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Thread: A Breakthrough in spinal cord injury treatment (interview with doctor Wise Young)

  1. #11
    Quote Originally Posted by GreaseLightning View Post
    I've heard "we'll have a cure in 5 years"
    They said 500 years, you heard 5 years. So the solution is we just have to live a whole lot longer.

  2. #12
    Quote Originally Posted by GreaseLightning View Post
    This video raises a lot of questions for me. As we all know, we're at different points on the continuum of life. Some young folks with a lot of life ahead of them may be able to commit more time and energy to this kind of effort. The physical demands are considerable. I wonder about the age of the candidates used in the studies and whether or not that matters. Also, what about modifying the routine - will 3 hours a day, six days a week for six months produce the same or similar results? Or will some other combination of physical therapy work that may give even better results? I guess what I'm wondering is how did they arrive at 666 - did someone just pick that number or did they determine through experiment the optimal strategy? And why can't it be adjusted? Were both men and women used in the trial? I assume both were used, but in so many situations all I see are men. I don't bring this up to create an issue, but are trials inclusive of all groups? We all want to benefit. From what Dr Young said in another thread I'm probably not going to be considered for surgery since I'm 69. But can using transcutaneous stimulation, along with intense physical therapy produce the same or similar results for all groups of people? Is that an approach that's being explored? And wouldn't it be easier to make that a clinical application than the surgical approach, even something that can be done with the help of friends and family, significantly reducing the expense of it all? I don't want to seem selfish, but I'd like to see something reach me in my lifetime. I've heard "we'll have a cure in 5 years" for so long I gave up hope of it happening in my lifetime, and I'm pretty certain I'm not the only one. Along comes transcutaneous stimulation offering so much, I hope it's not being forgotten as an alternative for us you may have missed the boat on the surgical procedure. Please, let's pursue both with equal passion.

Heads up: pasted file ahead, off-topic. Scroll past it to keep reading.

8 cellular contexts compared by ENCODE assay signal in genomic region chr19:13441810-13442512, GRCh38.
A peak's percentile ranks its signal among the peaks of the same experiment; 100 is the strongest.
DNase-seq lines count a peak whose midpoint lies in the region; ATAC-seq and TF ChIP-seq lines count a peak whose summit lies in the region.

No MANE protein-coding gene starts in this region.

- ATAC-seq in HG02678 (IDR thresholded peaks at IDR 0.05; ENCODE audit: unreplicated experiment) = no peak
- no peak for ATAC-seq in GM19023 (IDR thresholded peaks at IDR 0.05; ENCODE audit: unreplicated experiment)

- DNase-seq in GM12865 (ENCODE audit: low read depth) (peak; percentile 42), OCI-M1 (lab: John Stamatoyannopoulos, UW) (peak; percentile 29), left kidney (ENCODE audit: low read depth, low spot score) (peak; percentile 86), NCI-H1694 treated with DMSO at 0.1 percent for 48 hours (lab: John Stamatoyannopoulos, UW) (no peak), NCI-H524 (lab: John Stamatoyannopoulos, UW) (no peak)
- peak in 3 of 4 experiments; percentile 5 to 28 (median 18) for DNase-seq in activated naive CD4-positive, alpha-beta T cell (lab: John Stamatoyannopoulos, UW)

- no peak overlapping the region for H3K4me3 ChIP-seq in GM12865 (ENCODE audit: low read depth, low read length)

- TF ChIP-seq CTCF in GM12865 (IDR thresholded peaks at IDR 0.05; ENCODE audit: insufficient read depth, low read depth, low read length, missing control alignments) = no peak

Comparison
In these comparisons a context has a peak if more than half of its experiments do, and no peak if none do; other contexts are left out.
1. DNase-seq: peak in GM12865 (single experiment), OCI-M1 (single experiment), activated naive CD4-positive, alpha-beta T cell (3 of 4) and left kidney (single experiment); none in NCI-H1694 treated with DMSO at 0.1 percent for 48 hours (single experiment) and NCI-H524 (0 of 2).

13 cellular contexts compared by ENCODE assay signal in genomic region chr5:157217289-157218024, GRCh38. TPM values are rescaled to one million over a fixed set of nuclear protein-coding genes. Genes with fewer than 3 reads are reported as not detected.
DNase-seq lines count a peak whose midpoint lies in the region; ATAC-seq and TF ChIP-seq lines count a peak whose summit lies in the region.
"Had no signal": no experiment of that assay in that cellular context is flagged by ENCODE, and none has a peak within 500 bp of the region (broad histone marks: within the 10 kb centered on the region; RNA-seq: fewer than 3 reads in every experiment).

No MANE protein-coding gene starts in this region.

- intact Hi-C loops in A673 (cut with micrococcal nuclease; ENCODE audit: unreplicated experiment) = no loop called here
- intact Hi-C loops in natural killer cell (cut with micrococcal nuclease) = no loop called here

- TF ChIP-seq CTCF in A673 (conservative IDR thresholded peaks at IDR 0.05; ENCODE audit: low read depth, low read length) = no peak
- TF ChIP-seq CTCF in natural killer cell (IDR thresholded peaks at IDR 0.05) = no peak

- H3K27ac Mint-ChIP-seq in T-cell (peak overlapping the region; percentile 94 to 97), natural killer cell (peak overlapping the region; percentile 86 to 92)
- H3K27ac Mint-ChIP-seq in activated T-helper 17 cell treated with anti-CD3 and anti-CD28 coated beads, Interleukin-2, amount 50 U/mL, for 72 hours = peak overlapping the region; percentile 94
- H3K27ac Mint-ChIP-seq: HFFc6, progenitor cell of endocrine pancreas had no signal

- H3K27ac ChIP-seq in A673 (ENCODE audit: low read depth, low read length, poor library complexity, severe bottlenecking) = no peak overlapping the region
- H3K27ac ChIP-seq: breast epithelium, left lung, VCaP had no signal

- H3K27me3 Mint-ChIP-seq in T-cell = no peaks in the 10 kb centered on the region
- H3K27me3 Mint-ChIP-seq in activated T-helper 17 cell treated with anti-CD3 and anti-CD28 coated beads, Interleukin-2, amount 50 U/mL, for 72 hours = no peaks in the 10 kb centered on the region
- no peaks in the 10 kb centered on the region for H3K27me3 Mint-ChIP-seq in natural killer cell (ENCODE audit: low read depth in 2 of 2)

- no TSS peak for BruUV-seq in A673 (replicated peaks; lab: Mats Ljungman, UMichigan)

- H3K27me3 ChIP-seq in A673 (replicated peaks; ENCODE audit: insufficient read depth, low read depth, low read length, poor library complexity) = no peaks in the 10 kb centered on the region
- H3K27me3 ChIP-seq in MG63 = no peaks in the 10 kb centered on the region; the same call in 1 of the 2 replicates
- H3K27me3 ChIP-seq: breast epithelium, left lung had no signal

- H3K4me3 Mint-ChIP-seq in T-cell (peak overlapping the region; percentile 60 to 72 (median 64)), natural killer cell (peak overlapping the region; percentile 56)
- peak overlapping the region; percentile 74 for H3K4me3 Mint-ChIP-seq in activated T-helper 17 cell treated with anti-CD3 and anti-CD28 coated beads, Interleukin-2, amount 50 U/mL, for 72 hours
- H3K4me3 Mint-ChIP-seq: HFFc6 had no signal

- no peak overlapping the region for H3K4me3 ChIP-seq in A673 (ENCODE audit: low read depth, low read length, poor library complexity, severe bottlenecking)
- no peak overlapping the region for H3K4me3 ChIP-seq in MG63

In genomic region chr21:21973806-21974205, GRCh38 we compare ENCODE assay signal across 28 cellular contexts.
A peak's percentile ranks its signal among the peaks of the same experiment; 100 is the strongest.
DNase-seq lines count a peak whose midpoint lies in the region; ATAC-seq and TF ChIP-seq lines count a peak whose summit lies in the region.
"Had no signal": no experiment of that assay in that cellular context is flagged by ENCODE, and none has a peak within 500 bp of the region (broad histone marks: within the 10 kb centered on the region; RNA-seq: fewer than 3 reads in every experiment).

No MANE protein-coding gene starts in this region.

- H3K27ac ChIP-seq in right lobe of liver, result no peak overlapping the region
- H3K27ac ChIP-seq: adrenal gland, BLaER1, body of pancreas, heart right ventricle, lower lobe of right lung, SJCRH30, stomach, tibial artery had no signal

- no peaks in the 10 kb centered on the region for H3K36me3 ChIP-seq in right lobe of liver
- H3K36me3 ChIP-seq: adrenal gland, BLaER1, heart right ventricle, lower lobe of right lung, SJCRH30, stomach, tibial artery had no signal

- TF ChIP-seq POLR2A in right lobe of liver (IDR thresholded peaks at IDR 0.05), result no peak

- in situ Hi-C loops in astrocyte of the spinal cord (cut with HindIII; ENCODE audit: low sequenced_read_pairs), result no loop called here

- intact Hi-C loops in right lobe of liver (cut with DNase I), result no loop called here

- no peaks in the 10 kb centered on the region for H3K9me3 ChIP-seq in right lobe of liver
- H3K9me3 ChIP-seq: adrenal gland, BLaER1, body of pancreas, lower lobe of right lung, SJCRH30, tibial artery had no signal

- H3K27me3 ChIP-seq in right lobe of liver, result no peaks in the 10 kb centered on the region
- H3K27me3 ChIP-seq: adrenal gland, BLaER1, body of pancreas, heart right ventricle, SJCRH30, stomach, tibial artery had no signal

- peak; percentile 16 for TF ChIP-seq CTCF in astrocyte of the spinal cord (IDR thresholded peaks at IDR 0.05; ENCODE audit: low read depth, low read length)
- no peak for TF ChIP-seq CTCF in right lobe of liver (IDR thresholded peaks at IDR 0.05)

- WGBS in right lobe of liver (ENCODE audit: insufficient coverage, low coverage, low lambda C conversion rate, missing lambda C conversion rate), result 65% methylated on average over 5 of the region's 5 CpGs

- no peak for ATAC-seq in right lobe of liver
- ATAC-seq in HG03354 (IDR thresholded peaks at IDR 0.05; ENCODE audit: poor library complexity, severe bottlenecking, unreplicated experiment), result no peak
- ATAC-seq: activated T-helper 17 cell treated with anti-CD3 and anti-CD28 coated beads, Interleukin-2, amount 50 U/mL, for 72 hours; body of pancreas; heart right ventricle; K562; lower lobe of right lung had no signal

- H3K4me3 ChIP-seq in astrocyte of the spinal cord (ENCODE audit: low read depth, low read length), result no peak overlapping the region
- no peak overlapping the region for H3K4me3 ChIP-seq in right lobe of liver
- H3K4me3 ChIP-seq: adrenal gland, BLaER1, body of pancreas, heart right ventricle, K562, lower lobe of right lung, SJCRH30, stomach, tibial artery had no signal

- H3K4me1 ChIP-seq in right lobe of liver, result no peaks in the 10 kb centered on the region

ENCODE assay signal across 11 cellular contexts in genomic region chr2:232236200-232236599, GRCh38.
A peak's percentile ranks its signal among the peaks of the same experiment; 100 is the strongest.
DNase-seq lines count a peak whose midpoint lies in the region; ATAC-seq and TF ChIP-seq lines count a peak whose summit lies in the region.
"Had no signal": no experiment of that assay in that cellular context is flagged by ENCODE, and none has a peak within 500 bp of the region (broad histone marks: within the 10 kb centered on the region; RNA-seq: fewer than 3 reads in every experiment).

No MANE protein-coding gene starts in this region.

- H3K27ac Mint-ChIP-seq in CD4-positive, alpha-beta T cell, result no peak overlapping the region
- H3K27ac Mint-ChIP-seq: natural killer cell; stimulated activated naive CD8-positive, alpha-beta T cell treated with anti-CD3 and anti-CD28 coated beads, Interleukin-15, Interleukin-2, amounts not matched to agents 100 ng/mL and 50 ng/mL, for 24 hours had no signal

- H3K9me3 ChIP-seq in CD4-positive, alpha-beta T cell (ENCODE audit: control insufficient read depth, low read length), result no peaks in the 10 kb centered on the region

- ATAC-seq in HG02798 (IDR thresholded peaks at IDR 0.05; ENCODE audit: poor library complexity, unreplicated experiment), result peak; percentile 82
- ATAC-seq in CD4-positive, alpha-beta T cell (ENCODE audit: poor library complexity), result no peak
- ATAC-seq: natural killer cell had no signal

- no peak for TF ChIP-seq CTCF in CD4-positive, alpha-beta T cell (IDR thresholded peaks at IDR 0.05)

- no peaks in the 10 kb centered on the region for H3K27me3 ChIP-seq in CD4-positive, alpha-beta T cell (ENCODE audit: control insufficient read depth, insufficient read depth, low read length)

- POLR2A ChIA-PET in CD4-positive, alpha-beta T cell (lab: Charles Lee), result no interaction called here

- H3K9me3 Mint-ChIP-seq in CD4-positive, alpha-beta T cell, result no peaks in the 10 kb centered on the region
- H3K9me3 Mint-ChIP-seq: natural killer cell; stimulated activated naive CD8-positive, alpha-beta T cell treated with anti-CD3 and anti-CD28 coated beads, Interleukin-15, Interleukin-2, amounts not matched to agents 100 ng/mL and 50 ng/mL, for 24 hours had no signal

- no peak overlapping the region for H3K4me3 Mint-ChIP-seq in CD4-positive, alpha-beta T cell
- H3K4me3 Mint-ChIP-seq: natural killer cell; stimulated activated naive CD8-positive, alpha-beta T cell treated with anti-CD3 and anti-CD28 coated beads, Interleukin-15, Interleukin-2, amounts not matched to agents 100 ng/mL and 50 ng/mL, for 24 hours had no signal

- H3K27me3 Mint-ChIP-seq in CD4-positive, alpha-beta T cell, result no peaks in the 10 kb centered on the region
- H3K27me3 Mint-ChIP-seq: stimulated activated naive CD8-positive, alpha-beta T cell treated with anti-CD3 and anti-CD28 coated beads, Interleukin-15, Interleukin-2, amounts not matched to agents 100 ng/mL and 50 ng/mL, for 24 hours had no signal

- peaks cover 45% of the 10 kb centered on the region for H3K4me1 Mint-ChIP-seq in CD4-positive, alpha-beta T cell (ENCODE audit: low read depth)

GreaseLightning, I've worked for Wise for nine years, so I'll give some backround.

    Download the PDF of the published paper from the trials in Hong Kong and Kunming- https://journals.sagepub.com/doi/10....6368916X691411
    If you look at the graph on pg 1930 (Kunming Trial) it gives the ages of the 20 participants, under that, how many years they have been injured. The range was 2 to 20 years post-injury, and there was no difference in recovery. All of these subjects received the 6-6-6 training.

    If you look at the results of the first trial in Hong Kong (8 subjects/pg 1930), you will see a major difference, none had substantial recovery. This group did not do 6-6-6.

    You asked, why 6-6-6?
    Chinese neurosurgeon, Zhu Hui, began the 6-6-6 walking program many years ago, at the SCI Military Hospital in Kunming, China. Wise met her while he was there organizing ChinaSCINet. He was very impressed by the recoveryof these patients and decided to make it part of the trial. I visited there several years ago, very impressive.

    We learned from the Hong Kong/Kunming trials, that without intensive training, the participants don't recover. Is 6-6-6 necessary to recover? We don't know. Are there less time consuming ways to exercise and get the same/better results, probably. We first need to confirm that this therapy is effective before we radically change any part of it. It is very possible that the cells + transcutaneous stimulation could be more effective that 6-6-6.